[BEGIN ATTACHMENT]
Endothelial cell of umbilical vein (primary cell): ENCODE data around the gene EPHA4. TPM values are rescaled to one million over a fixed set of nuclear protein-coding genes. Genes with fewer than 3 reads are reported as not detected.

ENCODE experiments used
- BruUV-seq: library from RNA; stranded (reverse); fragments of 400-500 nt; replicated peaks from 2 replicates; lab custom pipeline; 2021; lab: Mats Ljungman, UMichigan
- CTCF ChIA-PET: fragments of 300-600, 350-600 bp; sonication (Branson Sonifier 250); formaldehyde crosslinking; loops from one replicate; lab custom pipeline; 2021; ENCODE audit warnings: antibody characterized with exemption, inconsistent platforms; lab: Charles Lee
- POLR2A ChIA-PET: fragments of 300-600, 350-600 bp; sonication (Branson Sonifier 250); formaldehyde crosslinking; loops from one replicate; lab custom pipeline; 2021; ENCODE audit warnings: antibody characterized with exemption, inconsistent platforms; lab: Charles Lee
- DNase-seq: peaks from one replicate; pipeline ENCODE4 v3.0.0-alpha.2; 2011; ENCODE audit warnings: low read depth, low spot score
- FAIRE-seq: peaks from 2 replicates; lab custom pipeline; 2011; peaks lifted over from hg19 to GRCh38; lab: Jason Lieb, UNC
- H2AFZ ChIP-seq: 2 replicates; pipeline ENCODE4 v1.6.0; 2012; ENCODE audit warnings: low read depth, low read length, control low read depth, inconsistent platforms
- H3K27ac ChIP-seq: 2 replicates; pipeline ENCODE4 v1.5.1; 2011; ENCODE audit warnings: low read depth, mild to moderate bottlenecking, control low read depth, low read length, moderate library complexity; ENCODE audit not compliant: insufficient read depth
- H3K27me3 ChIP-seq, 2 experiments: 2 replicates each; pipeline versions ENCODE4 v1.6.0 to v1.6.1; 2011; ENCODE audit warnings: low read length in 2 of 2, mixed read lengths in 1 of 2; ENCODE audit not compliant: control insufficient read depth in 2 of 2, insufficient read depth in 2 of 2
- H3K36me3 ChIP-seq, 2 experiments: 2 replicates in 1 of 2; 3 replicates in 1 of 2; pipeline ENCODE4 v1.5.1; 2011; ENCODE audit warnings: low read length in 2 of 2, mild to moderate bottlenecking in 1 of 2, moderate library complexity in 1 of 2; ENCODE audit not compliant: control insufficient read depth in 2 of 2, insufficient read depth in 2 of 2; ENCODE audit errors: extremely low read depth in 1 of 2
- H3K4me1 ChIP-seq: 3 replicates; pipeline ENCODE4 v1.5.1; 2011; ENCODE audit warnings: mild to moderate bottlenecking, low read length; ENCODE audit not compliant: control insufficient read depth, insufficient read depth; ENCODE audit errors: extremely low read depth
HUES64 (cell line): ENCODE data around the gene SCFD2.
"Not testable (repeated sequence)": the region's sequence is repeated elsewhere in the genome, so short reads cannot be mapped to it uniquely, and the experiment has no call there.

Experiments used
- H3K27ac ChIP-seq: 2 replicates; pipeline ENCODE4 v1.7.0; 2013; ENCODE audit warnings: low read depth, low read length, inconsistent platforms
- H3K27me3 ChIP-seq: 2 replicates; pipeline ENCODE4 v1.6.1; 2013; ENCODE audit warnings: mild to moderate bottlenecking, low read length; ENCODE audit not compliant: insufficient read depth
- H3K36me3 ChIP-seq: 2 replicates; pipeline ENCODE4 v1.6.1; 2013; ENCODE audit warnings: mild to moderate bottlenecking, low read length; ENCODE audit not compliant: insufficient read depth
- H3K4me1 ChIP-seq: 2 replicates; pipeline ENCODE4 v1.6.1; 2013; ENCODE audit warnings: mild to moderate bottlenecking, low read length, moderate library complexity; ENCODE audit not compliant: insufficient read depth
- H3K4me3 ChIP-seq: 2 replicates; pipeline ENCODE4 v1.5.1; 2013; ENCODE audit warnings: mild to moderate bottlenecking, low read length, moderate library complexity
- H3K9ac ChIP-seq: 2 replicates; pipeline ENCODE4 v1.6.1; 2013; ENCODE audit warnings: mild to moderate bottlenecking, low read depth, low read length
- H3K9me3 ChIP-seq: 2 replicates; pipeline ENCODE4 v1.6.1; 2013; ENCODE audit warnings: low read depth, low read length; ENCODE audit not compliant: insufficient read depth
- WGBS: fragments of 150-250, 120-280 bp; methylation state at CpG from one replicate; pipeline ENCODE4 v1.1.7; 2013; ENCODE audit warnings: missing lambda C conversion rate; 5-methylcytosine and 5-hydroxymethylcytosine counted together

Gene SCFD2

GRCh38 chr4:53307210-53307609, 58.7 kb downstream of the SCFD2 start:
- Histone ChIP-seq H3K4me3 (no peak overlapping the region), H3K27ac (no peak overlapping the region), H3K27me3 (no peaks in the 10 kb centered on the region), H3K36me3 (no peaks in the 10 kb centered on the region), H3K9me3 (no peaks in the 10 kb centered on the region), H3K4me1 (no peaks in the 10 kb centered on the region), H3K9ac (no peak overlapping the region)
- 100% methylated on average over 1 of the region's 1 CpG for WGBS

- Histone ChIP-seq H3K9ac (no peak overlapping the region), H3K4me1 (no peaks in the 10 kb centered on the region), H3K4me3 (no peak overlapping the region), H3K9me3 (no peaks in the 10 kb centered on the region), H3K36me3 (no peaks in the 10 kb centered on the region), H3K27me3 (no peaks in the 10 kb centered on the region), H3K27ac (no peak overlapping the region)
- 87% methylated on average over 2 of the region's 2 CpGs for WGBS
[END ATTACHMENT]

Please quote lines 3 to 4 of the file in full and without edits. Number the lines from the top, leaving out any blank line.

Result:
- BruUV-seq: library from RNA; stranded (reverse); fragments of 400-500 nt; replicated peaks from 2 replicates; lab custom pipeline; 2021; lab: Mats Ljungman, UMichigan
- CTCF ChIA-PET: fragments of 300-600, 350-600 bp; sonication (Branson Sonifier 250); formaldehyde crosslinking; loops from one replicate; lab custom pipeline; 2021; ENCODE audit warnings: antibody characterized with exemption, inconsistent platforms; lab: Charles Lee